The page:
August 17, 2017
In Bangkok, it’s beginning to look a lot like Bookmas
by Delia Davis
Imagine something kind of like Christmas, but it’s just another day and you’re on the subway headed to work. Imagine unwrapping a shiny present, except you’re not unwrapping anything, you’re picking up a book off the subway floor. Imagine that behind this mysterious, artfully-placed book is a horde of volunteers deemed “book fairies,” scuttling about in cities all over the world, hiding books (like the one you just picked up) for people (like you) to find. It’s kind of like Santa Claus, but way cooler. It’s… The Book Fairies!
On a recent weekend, these book fairies swarmed the city of Bangkok, Thailand, stashing books like The Little Prince and Cat in the Rain for the unsuspecting to discover. One newly-converted fairy sneakily dropped copies of Tuesdays with Morrie at a TedxBangkok event in the KBank Siam Pic-Ganesha Theatre. The deluge of free books was part of the launch of a local branch of The Book Fairies, a worldwide initiative.
The concept is simple: people leave books in public places for others to find, and once readers finish the book, they carry the torch by passing the book on to someone else. Eager readers can keep up with book title and location announcements through local branch Facebook pages. Additionally, as an international operation, the Book Fairies campaign invites anyone who loves reading to become an “official book fairy” (more on that here).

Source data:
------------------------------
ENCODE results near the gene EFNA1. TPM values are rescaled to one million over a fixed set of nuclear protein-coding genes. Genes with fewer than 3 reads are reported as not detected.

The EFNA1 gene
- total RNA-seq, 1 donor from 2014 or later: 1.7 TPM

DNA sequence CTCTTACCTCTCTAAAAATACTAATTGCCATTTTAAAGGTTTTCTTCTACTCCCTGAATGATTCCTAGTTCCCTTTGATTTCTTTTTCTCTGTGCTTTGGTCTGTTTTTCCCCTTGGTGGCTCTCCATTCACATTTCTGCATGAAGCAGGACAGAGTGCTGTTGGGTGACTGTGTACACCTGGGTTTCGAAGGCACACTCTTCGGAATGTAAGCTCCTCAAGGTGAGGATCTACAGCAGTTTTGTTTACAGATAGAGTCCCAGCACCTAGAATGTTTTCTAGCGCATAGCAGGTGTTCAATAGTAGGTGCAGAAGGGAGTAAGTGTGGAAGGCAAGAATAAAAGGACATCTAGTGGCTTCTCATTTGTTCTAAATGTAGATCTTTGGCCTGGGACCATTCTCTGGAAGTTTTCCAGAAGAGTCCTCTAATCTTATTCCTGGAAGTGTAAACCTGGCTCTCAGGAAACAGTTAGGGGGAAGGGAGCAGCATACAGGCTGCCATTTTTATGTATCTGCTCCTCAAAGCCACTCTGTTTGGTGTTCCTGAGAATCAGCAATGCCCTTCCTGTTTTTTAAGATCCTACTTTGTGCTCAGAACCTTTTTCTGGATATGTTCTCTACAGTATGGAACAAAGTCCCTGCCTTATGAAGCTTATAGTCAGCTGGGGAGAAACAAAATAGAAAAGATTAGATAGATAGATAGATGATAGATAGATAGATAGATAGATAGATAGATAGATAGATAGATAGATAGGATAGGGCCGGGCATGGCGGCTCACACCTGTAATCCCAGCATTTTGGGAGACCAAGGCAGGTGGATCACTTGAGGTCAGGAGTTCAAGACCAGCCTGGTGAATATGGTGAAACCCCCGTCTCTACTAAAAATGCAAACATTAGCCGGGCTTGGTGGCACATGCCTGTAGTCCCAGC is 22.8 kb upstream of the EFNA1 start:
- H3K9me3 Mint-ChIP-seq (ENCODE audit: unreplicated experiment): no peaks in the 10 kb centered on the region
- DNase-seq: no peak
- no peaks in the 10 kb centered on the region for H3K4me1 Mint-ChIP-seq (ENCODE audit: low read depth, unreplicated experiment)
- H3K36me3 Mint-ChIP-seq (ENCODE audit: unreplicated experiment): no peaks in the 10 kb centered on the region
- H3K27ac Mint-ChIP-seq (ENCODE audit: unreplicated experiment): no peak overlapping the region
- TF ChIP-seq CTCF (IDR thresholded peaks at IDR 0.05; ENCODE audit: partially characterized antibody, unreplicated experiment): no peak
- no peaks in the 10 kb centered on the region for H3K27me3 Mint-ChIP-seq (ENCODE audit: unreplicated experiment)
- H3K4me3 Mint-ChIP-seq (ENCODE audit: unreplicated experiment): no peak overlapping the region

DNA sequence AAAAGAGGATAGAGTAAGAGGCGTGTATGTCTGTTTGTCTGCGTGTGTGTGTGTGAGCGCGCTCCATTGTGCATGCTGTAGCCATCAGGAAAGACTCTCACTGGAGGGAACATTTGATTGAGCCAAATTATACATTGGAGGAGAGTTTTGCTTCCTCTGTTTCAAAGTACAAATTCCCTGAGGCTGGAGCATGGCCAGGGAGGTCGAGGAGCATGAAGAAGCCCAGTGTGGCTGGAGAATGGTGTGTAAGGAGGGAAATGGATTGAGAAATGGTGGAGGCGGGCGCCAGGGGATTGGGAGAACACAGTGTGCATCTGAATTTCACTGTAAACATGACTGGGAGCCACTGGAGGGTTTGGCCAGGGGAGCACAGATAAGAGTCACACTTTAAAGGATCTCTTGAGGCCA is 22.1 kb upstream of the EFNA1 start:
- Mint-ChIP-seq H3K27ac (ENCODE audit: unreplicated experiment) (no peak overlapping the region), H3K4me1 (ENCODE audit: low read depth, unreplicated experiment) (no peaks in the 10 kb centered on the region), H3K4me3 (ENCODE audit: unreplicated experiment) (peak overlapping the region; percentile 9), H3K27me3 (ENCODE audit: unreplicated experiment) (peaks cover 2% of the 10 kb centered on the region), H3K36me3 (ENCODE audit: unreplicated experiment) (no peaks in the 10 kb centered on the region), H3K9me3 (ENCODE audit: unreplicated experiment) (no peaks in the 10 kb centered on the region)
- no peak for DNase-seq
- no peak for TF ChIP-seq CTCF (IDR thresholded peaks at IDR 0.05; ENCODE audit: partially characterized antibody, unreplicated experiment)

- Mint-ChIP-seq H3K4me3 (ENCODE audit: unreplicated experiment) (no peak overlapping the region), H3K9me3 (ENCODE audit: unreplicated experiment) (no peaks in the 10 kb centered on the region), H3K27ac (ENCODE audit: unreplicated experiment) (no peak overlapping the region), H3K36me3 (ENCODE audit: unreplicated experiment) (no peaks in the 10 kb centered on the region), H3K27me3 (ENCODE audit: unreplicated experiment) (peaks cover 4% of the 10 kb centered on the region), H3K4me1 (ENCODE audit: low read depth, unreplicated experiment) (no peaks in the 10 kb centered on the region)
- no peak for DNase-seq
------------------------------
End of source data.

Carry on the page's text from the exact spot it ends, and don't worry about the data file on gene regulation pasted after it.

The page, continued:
The Book Fairies campaign is just one endeavor among many during the past few years to promote reading to the general public through free books, which are sprinkled like fairy dust—by celebrities and everyday citizens alike—in public places like the subway, or in makeshift little libraries. Efforts like these remind us that while there are always the vandals and jerks of the world to contend with, there are also equally as many (if not more) nice, compassionate humans eager to do something nice for other humans — and these, these are the book fairies.
Delia Davis is an intern at Melville House.